"I loved having the opportunity to take people through the park," said Hays. "Even though all of the participants had visited the park at one time or another, I was able to share some information with them about the park that they didn't know."
During the First Day Hike, Hays guided the hikers from the Ozark Chinquapin Nature Center on Highway F along Fire Tower Trail to Deer Leap Trail and then along the River Trail back to the nature center.
The 19 hikers who participated in the event traveled around two and a half miles through the park. The group included a family of six from Nixa, a family of four from the Monett area, a couple from Springfield and several local community members.
"They appreciated having the opportunity to take part in the event," said Hays. "The family from near Monett had never seen an eagle, and we saw several eagles in the trees on the hill across from the nature center when we started."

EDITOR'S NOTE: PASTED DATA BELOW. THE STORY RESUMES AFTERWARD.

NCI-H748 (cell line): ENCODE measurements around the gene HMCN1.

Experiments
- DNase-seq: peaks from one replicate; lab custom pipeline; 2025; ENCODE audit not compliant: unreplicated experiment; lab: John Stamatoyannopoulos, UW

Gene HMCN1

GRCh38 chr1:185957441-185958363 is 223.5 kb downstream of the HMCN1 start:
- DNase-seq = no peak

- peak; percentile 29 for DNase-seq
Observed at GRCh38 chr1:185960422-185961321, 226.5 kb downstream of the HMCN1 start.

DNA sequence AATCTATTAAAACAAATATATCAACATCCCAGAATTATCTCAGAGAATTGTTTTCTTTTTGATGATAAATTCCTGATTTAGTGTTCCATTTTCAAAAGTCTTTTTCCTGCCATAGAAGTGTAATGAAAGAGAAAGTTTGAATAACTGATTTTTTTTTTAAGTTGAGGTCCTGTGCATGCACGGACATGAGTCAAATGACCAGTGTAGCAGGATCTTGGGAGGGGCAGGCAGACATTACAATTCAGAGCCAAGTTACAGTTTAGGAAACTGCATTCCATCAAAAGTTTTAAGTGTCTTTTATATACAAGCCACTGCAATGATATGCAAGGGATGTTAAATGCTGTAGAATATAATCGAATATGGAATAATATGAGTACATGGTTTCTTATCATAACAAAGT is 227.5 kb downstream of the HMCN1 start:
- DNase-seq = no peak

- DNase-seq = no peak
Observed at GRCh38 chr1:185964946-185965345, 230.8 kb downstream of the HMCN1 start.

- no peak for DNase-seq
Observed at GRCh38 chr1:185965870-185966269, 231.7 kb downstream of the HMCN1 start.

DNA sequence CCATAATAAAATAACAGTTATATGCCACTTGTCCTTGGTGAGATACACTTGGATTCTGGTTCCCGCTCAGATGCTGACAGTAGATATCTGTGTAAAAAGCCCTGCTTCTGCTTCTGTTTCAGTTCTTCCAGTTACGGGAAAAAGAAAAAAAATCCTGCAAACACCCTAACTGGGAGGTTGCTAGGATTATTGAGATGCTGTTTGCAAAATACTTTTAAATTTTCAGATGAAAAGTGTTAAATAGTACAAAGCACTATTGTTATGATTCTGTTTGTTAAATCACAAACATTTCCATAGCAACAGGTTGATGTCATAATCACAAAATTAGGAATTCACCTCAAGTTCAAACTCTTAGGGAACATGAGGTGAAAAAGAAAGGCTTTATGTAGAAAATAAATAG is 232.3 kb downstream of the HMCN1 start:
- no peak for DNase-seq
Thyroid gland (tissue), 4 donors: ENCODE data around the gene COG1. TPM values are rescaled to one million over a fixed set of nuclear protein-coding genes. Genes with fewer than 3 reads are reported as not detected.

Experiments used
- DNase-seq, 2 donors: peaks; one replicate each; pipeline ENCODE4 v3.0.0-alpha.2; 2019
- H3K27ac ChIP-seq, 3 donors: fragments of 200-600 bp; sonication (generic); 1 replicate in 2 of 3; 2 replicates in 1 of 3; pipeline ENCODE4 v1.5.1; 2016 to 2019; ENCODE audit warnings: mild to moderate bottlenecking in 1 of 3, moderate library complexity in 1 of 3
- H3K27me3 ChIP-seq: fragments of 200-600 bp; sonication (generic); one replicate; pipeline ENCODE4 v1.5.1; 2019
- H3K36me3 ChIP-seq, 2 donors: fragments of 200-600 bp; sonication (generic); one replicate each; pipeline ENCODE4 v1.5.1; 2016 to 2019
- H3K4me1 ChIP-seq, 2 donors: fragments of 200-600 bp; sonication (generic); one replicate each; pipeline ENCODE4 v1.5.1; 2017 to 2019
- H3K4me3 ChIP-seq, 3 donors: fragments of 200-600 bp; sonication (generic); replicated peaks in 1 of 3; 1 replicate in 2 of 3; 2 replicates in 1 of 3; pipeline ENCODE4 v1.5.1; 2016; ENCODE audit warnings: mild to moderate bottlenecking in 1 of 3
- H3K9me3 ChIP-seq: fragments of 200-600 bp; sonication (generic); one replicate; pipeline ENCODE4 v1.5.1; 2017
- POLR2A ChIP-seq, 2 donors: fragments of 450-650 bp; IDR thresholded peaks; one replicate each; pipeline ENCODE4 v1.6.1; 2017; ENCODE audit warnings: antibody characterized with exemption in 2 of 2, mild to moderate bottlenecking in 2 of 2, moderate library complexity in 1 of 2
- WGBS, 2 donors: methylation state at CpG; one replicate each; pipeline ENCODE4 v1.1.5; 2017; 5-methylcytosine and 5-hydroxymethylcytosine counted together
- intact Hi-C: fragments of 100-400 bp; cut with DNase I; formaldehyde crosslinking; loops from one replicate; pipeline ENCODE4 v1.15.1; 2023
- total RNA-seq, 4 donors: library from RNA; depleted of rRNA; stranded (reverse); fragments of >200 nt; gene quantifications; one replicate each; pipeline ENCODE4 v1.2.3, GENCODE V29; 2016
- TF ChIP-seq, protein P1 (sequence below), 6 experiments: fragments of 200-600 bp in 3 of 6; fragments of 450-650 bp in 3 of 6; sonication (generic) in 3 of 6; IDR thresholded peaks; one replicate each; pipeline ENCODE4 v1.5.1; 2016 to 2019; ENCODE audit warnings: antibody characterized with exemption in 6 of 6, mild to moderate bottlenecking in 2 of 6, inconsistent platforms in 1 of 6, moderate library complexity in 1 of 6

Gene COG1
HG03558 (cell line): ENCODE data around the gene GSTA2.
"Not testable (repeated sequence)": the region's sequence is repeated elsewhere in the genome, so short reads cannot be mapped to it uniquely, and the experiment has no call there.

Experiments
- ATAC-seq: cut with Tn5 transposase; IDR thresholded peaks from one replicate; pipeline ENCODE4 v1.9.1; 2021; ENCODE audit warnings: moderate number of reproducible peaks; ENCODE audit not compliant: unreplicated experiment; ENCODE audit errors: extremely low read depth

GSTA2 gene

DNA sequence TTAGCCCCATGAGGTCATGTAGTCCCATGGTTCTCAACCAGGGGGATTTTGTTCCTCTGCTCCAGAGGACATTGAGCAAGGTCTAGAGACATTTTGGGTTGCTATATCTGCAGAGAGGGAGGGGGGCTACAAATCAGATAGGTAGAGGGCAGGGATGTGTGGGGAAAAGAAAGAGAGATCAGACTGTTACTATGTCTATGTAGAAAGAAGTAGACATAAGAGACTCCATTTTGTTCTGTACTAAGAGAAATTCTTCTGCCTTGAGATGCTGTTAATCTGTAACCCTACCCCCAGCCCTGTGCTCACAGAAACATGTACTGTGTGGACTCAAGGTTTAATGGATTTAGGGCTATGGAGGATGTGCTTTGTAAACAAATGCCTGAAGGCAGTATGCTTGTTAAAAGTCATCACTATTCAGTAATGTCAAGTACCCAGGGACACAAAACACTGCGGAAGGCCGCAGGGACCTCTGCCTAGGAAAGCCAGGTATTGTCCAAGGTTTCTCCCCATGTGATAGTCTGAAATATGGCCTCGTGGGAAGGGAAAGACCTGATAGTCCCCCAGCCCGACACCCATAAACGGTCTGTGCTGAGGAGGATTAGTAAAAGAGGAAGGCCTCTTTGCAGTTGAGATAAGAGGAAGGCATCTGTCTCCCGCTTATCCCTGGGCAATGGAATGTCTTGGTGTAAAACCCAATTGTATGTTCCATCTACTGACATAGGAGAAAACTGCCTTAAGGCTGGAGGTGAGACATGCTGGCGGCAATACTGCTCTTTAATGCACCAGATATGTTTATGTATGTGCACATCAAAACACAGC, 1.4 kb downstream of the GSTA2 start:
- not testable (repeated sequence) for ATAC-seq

When the group came down the Deer Leap Trail, they had the opportunity to see more eagles near the Roaring River Hatchery, said Hays.
"Everyone enjoyed the opportunity," said Hays.
During the hiking tour, Hays had the opportunity to share some of the park's history and talk about portions of the recreational areas that were constructed by the CCC (Civilian Conservation Corps). He also shared information on the different rock formations the groups encountered along the trails.
First Day Hikes originated over 20 years ago at Blue Hills Reservation, a state park in Milton, Mass. The program was designed to promote healthy lifestyles throughout the year and year-round recreation at state parks.
Last year's First Day Hikes were the first time that all 50 state park systems joined together to sponsor the program.
Nature enthusiasts who were unable to attend the First Day Hike are encouraged to take part in one of Roaring River's other upcoming winter activities. The park will hold eagle viewing events on Jan. 19 and Feb. 16.
For more information on the eagle viewing events, call the nature center at 847-3742.